From there, the big plays and wins started to accelerate. So did the wins against arch-rival Michigan–giving me some ammo for smack talk at school that was often dominated by Wolverine fans at that point. Dantonio’s success in that rivalry came because he understood how it had an effect on everyone in the state–from the schools’ passionate alumni all the way down to kids like me. He also felt the rivalry in his heart, and coached against Michigan with the vigor and confidence that hadn’t been felt in East Lansing for decades–and all Spartan fans resonated with him.

Then came the school’s first Big Ten championship since 2010. And another 11-win season in 2011–with Dantonio’s first bowl victory and a top-10 win in dramatic fashion against Wisconsin. He then escalated the program’s standards in 2013 with the most magical season in modern MSU football history, culminating in a Rose Bowl victory. Those successes all came while I was in high school, and I’d be lying if I said those seasons didn’t play a role in my decision to attend Michigan State in the fall of 2014. The chance to be a part of such a tremendous time in MSU’s athletic history–combined with Tom Izzo’s consistently great basketball program–was too good to pass up. Dantonio made the school as a whole more attractive to prospective students like me.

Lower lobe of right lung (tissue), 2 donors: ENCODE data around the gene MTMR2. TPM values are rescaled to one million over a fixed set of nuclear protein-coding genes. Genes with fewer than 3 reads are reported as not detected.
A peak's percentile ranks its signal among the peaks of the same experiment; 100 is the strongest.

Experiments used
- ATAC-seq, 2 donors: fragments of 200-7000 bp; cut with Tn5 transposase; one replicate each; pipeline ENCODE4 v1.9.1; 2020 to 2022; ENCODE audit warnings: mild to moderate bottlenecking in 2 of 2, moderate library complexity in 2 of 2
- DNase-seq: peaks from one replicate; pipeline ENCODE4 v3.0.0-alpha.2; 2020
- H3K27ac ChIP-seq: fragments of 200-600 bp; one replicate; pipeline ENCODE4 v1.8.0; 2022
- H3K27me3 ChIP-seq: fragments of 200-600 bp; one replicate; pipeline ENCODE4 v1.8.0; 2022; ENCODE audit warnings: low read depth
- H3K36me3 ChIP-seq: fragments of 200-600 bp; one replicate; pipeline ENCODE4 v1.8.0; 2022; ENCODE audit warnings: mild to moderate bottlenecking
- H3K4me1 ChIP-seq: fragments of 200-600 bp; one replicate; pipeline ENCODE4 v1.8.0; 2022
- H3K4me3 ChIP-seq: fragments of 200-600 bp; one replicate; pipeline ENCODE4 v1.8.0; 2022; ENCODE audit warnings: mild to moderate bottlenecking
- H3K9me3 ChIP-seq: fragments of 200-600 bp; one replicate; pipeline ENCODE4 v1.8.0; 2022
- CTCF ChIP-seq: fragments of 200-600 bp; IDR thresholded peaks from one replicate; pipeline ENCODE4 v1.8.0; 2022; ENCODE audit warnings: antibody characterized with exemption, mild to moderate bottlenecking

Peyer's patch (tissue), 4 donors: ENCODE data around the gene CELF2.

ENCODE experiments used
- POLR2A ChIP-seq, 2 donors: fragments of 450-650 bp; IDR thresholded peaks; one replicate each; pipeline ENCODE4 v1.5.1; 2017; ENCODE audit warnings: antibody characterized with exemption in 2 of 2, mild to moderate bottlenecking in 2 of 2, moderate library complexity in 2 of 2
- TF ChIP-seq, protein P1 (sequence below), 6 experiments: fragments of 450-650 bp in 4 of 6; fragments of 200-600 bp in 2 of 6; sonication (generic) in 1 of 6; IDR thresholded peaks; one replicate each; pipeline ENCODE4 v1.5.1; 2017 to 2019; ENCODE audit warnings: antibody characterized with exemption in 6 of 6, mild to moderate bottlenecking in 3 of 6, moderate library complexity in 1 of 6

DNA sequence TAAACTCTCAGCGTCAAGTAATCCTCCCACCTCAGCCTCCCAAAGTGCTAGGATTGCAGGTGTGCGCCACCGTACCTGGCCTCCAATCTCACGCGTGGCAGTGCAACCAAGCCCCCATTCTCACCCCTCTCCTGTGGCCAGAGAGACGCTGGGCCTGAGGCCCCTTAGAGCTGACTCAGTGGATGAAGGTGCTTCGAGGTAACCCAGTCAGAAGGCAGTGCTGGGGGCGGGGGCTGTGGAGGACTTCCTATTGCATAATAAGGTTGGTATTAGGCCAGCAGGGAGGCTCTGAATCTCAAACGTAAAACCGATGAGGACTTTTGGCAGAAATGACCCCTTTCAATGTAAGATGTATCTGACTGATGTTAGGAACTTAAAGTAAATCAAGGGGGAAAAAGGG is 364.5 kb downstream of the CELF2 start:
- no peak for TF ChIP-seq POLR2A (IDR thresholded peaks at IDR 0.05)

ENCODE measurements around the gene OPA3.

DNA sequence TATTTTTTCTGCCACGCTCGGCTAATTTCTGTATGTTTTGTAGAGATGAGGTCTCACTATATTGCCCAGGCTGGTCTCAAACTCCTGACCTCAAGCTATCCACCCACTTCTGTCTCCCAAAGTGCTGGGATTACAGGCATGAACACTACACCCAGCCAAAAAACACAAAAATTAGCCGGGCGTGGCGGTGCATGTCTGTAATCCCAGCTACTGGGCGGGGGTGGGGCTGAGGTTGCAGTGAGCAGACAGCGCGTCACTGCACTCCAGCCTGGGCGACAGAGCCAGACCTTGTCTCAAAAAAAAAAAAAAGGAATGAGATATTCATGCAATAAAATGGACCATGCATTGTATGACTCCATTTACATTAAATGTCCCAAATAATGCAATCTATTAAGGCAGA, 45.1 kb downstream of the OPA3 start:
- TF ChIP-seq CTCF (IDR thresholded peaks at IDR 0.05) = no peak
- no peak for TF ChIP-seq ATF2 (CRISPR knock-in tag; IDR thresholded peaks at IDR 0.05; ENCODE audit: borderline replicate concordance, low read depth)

My first two years at Michigan State brought some of the best sports memories of my lifetime. I watched Dantonio’s hard work and tenacity manifested in hungry, talented squads that were always expected to win. It all led to one night in Michigan Stadium, where I witnessed the fabled “Trouble With The Snap” win against Michigan in 2015. It was undoubtedly one of the greatest moments I’ve ever lived, and I have countless stories that I share frequently. Seven out of 8 victories against Michigan was unfathomable before Dantonio arrived in East Lansing, but he made it a reality.